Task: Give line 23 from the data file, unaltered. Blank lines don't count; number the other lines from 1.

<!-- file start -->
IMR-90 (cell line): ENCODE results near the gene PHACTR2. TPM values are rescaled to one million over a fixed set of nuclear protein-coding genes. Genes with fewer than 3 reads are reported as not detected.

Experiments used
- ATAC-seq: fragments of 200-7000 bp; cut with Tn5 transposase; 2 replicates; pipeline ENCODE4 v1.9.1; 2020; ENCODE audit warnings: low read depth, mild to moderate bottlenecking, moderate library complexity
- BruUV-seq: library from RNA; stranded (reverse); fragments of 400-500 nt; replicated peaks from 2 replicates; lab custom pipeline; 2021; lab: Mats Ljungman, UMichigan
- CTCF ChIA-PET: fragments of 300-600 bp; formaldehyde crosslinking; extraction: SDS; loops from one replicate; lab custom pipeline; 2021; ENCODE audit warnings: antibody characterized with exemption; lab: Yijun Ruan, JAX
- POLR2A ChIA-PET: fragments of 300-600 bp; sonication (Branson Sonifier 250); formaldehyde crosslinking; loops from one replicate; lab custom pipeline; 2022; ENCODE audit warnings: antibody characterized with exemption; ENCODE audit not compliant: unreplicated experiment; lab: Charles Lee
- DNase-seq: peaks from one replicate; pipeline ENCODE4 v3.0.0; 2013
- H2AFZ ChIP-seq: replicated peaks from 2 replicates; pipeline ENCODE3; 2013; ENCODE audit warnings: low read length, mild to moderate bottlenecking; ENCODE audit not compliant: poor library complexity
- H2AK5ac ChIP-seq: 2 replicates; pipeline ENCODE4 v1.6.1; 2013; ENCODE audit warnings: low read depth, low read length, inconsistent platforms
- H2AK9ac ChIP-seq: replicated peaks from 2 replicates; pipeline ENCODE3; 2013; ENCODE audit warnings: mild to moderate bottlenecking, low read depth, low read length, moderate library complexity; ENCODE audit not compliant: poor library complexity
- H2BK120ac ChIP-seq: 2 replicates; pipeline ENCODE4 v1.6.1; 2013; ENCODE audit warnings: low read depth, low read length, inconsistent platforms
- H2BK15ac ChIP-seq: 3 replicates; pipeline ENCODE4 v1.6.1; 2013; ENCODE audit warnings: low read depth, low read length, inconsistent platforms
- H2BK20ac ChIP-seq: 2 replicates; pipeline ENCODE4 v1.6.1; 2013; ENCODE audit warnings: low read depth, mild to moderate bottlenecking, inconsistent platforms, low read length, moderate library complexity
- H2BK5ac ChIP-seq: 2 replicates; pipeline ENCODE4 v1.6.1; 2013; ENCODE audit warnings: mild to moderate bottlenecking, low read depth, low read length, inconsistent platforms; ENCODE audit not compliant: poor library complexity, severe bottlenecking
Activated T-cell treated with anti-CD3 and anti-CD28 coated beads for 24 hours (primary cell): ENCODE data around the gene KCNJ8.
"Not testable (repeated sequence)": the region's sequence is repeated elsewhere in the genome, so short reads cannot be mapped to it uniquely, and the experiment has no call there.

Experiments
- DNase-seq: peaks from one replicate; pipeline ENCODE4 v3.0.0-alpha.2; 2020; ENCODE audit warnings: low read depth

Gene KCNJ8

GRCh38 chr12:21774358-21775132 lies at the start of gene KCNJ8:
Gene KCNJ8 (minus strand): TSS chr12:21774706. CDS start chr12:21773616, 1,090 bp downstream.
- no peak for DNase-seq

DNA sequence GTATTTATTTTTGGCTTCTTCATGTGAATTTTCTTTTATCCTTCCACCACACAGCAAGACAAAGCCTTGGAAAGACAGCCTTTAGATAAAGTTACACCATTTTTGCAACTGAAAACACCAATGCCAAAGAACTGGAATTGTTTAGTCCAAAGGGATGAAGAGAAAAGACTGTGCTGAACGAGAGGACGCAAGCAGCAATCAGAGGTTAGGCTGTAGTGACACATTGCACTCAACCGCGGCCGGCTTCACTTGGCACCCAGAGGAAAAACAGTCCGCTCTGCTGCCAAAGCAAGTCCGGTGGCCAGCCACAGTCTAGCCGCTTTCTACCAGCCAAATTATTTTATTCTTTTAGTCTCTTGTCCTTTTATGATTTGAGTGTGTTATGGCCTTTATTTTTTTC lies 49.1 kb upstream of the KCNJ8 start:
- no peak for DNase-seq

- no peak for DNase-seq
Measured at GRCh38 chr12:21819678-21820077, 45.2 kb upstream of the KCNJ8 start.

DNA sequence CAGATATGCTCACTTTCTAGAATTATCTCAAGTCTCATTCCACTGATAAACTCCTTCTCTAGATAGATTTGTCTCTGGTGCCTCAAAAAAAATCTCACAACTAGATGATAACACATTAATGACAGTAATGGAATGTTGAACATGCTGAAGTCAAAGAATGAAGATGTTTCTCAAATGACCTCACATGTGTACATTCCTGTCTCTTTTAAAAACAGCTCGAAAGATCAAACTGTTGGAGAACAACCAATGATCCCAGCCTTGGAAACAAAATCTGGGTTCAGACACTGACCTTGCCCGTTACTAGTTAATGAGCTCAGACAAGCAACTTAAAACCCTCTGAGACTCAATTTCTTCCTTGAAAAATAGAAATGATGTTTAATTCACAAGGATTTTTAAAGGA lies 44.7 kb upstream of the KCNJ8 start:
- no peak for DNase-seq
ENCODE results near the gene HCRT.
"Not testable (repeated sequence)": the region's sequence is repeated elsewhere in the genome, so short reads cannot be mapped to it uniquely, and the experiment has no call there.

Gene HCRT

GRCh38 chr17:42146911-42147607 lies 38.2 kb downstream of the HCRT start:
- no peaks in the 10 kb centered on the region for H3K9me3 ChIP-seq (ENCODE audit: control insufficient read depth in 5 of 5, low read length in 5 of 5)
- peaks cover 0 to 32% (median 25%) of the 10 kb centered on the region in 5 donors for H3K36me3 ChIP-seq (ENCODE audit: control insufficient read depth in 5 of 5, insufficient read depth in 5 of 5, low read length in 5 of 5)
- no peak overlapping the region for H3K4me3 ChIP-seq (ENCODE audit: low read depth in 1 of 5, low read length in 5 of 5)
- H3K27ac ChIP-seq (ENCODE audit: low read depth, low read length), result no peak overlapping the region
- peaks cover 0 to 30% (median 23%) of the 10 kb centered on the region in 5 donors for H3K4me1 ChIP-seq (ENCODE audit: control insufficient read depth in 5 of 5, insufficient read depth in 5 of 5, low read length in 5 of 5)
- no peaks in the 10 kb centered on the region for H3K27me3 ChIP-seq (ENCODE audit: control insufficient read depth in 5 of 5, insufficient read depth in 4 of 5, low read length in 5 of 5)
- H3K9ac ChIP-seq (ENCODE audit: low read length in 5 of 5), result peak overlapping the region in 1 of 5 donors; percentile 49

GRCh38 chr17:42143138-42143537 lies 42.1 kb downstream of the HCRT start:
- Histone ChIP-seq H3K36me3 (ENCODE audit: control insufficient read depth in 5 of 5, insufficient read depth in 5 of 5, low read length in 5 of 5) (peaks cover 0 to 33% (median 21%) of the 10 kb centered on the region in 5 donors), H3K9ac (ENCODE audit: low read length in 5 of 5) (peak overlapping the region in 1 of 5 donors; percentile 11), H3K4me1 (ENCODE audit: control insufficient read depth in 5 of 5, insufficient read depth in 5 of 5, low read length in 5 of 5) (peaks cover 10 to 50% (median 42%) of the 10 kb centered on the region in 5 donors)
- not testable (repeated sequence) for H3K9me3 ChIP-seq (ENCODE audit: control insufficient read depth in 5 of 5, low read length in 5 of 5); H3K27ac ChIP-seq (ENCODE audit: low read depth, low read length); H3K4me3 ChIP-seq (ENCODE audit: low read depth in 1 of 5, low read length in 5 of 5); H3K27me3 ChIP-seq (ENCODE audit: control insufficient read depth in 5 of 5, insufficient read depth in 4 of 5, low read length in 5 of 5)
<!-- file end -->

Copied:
DNA sequence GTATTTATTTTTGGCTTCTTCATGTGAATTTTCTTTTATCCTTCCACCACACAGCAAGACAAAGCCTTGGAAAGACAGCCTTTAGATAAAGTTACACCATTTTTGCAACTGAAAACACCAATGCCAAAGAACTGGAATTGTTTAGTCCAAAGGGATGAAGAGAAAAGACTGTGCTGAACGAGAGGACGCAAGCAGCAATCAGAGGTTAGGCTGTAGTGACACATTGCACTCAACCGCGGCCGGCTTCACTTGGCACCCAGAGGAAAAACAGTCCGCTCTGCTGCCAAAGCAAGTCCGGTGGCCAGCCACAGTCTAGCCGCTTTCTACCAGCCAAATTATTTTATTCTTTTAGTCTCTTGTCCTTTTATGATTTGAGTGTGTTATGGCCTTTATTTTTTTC lies 49.1 kb upstream of the KCNJ8 start: